1880 3,489 83.1%
1890 5,857 67.9%
1900 14,239 143.1%
1910 38,182 168.2%
1920 73,120 91.5%
1930 133,391 82.4%
1940 145,329 8.9%
1950 195,083 34.2%
1960 245,659 25.9%
1970 244,773 −0.4%
1980 250,938 2.5%
1990 239,397 −4.6%
2000 252,051 5.3%
2010 252,273 0.1%
2020 256,526 1.7%
U.S. Decennial Census
1850–2010 2010–2020

2020 census

Jefferson County, Texas - Demographic Profile
(NH = Non-Hispanic)
Race / Ethnicity Pop 2010 Pop 2020 % 2010 % 2020
White alone (NH) 112,503 96,047 44.60% 37.44%
Black or African American alone (NH) 84,500 83,856 33.50% 32.69%
Native American or Alaska Native alone (NH) 747 622 0.30% 0.24%
Asian alone (NH) 8,525 9,943 3.38% 3.88%
Pacific Islander alone (NH) 64 66 0.03% 0.03%
Some Other Race alone (NH) 255 867 0.10% 0.34%
Mixed Race/Multi-Racial (NH) 2,780 6,210 1.10% 2.42%
Hispanic or Latino (any race) 42,899 58,915 17.00% 22.97%
Total 252,273 256,526 100.00% 100.00%

Note: the US Census treats Hispanic/Latino as an ethnic category. This table excludes Latinos from the racial categories and assigns them to a separate category. Hispanics/Latinos can be of any race.



Census-designated places

Unincorporated areas


The area is served by deep-water ports located at Beaumont, Port Arthur, Orange, and Sabine Pass. The Sabine Neches Waterway provides deep-water access to ocean-going vessels, which are served by public ports within the county. The waterway is the 3rd largest port in the US by tonnage.

The county is traversed by Interstate Highway 10, US Highways 90 and 69-96-287, State Highways 73, 87, and 105 and three farm-to-market roads. Rail and motor freight carriers also provide freight service to the county. The Jack Brooks Regional Airport located between Beaumont and Port Arthur provides passenger and freight service and is currently serviced by one commuter passenger air carrier.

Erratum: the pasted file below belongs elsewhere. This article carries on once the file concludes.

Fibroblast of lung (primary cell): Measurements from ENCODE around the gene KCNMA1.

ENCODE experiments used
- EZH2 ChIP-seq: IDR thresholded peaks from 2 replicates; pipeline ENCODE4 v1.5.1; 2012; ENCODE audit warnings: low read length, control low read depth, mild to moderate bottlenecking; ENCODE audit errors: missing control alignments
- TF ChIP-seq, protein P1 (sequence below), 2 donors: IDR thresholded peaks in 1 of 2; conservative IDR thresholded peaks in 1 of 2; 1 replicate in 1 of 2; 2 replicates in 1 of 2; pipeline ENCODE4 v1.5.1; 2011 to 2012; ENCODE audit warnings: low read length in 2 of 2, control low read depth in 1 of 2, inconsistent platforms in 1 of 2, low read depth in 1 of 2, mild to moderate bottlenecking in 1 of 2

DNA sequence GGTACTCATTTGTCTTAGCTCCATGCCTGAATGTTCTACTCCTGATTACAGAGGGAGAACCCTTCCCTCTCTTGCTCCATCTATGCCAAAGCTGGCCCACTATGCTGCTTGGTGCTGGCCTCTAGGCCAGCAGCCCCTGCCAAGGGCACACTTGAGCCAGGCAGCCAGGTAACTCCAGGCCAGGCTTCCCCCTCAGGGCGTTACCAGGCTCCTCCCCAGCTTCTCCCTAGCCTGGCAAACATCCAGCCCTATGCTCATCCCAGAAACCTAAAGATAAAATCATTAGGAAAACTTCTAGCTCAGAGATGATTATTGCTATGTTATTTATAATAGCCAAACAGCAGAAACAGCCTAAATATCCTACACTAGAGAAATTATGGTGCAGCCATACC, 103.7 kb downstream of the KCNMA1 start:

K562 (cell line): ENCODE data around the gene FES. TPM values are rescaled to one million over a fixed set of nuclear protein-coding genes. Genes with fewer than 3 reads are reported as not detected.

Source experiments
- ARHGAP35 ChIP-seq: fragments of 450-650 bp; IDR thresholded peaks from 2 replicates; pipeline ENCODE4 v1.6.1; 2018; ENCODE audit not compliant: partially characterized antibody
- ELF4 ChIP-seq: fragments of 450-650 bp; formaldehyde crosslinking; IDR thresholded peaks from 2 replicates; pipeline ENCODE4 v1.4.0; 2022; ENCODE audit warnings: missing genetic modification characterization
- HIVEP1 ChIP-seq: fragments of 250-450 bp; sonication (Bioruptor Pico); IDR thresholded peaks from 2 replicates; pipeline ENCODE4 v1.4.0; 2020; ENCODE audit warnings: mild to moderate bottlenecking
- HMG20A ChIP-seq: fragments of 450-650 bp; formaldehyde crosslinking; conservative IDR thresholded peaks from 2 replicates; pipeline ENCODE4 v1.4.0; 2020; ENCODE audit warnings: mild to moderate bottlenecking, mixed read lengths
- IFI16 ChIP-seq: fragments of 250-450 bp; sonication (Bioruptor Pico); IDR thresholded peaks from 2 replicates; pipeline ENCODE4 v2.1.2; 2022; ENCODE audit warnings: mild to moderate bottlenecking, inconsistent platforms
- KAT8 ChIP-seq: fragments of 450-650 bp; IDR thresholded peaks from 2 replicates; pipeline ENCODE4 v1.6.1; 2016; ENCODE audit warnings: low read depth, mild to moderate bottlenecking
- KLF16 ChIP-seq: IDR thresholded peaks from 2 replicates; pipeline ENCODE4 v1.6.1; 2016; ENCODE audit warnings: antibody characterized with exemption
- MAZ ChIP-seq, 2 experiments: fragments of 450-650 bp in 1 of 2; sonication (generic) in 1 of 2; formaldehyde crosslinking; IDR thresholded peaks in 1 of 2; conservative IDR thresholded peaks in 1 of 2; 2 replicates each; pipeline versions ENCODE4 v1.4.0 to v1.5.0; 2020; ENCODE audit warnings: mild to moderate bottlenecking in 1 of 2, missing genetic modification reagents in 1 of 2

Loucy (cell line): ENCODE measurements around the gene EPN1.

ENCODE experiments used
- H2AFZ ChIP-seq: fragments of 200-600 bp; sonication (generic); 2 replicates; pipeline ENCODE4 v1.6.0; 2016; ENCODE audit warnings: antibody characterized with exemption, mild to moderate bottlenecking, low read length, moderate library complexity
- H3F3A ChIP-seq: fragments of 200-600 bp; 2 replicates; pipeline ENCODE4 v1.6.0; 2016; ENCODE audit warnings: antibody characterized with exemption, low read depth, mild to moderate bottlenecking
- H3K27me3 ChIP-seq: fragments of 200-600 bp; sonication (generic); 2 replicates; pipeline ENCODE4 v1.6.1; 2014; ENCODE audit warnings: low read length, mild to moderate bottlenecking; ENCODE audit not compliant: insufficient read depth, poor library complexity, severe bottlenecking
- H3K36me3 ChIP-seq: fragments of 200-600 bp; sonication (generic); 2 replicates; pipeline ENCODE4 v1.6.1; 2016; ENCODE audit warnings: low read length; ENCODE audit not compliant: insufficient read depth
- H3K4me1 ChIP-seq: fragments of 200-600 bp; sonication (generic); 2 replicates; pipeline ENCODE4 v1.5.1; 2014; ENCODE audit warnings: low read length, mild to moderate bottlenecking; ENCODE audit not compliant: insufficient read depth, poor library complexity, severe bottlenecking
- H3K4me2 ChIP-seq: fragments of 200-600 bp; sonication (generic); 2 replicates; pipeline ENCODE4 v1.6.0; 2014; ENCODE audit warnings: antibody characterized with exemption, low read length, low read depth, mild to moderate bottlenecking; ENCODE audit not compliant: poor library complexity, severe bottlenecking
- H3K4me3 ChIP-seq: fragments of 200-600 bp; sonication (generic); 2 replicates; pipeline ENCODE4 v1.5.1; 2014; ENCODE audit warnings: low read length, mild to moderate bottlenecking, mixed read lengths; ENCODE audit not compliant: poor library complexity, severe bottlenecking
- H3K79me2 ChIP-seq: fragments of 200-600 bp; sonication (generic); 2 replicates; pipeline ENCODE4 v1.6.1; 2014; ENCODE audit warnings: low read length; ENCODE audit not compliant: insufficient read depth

The economy of the county is based primarily on petroleum refining; the production and processing of petrochemicals, bio-fuels and other chemicals; the fabrication of steel and steel products; shipping activity; the manufacture of wood, pulp, food and feed products; agriculture; and health care services. The county continues to diversify its economic base as evidenced by the increase of jobs in the services and government sectors. The county is also home to the largest military off-load port in the world.

Several large projects are in construction, permitting, and development for the area and the county continues to work with other taxing entities to create a business environment conducive to this growth. These include such notables as Lucite, Air Products, Vitol, Golden Pass Products, OCI, Exxon Mobil, Golden Pass LNG, and Sempra Energy.

Petrochemical expansions at the Motiva, Total, and Valero facilities located in Jefferson County represent approximately $15 billion in project improvements. In addition, hundreds of millions of dollars are being spent on terminal and pipeline facilities to support these projects. Construction of the Trans-Canada Keystone XL pipeline which would deliver Canadian tar sands crude to Jefferson County and proponents say would help in relieving US dependence on oil from more politically volatile regions is awaiting federal permit approval. In addition, recent rail terminal facility expansions and new construction has significantly increased the transportation of Canadian tar sands oil and bitumen to the area for processing by area refineries.